A while back, my husband and I picked up the book Think Orange and started tackling it together during what had become a nightly ritual of reading aloud before bed. (What ever happened to that ritual, anyway? I liked that one! It might be time to resurrect it.) The tagline for the book reads: “Imagine the Impact when Church and Family Collide…” We never did finish reading the book, though I’ve been carrying it around in my backpack now for a few weeks with the intent of picking it up again. However, the basic premise has been helping me to re-think and re-vision what youth ministry looks like, feels like, and acts like in the church–especially in the past couple months as I have been settling into my new position at Epiphany.
Just imagine for a second… What if the primary mission of the church is not to help the family? What if the number one priority of the family is not to go to church?
But what if they are both designed to work together to show a generation who God is?
That is the question that is raised by Reggie Joiner, and a whole slew of other Orange Leaders. In the introduction to the book, Joiner points out some solid observations on which the remainder of the book rests–observations upon which most of us in the youth ministry world would also hang our hats, I think:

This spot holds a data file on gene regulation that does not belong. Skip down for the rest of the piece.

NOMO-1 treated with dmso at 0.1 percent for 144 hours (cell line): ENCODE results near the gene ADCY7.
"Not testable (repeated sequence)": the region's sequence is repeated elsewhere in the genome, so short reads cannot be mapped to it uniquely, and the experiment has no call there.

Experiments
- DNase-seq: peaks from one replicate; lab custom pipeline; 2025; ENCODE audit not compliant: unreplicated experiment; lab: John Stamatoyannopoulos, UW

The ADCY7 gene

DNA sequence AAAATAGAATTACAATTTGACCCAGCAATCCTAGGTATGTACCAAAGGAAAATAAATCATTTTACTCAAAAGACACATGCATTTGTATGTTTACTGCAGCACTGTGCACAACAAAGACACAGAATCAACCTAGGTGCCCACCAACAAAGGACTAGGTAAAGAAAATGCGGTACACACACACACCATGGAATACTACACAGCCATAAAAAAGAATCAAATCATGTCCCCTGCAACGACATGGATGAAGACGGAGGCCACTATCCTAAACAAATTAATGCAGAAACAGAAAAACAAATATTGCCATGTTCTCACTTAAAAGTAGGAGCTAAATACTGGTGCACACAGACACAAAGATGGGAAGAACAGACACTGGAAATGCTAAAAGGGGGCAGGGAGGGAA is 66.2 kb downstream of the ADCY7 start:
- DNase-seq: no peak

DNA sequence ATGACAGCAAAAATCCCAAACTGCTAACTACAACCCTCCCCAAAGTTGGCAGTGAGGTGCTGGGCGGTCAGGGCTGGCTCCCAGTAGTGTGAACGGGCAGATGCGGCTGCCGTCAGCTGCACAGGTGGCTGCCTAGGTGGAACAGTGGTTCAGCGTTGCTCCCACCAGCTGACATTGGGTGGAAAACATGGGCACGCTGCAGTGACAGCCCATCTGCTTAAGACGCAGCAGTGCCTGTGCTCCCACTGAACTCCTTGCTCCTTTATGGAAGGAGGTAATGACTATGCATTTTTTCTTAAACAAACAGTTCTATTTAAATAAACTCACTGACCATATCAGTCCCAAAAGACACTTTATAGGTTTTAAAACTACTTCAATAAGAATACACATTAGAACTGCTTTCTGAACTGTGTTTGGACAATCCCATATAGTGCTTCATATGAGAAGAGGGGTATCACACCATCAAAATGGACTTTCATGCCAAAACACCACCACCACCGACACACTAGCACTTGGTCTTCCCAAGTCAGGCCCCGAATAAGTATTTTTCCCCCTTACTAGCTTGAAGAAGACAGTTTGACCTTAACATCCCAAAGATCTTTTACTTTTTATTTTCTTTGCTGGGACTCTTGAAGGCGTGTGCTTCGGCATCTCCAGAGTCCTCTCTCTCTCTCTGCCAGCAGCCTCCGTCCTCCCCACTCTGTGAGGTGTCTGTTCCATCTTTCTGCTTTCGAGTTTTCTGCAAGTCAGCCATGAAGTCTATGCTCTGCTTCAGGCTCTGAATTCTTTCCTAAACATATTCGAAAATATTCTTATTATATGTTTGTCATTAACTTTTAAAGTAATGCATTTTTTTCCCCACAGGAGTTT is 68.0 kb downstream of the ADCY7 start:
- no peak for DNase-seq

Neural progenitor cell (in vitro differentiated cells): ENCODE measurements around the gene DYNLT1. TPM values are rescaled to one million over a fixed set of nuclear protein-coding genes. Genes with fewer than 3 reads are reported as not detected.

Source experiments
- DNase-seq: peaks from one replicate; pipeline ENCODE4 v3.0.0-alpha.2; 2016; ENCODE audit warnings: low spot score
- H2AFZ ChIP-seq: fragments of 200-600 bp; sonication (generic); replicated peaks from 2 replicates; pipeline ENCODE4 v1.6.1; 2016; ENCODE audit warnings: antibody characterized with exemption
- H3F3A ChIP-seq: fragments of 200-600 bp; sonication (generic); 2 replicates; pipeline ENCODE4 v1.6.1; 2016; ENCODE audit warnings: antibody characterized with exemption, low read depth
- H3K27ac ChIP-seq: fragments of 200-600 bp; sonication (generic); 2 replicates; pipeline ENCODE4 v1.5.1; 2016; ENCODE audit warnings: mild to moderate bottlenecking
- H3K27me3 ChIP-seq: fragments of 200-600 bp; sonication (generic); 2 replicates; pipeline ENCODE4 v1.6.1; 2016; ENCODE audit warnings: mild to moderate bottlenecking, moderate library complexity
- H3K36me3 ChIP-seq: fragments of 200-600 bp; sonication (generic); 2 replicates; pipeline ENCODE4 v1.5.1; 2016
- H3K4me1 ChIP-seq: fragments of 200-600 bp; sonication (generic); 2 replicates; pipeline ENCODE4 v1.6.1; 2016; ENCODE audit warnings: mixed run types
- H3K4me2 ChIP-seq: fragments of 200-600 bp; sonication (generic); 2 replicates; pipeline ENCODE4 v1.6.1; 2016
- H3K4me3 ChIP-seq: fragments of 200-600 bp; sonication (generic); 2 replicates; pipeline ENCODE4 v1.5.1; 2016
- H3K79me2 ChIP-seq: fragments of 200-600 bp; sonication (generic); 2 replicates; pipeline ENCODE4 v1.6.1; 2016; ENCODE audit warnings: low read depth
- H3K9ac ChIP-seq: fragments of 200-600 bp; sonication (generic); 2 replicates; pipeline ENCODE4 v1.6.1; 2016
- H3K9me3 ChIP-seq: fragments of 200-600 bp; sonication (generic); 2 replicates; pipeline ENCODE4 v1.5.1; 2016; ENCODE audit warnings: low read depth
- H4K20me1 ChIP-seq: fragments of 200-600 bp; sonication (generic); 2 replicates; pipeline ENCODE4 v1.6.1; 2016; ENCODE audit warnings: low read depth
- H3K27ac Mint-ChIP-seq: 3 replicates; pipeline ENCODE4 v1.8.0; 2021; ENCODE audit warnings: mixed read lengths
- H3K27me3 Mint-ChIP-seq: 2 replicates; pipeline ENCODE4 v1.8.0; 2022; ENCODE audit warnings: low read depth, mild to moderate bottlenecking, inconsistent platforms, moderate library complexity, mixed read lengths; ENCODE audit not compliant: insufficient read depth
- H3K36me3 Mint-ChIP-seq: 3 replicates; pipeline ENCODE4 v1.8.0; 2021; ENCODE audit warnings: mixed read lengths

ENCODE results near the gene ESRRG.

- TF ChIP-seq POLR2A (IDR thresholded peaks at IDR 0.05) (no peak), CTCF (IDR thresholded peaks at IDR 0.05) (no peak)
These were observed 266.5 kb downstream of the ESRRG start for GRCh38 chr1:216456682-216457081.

- There are two powerful influences on the planet–the church and the home.
- They both exist because God initiated them.
- They both exist because God desires to use them to demonstrate His plan of redemption and restoration.
- If they work together they can potentially make a greater impact than if they work alone.
- They need each other.
- Too much is at stake for either one to fail.
- Their primary task is to build God’s kingdom in the hearts of men and women, sons and daughters.
There is a culture that I am trying to build, a culture that I believe Jesus was all about–a culture where the home is the primary incubator of the faith that is fueled and nurtured by the church. It is my dream to see a culture where young people spend more time at church engaged in ministry with their parents, siblings, and other members of their faith family than they do off in their own little silo “youth ministry” world–a culture where generations collide for the glory of God.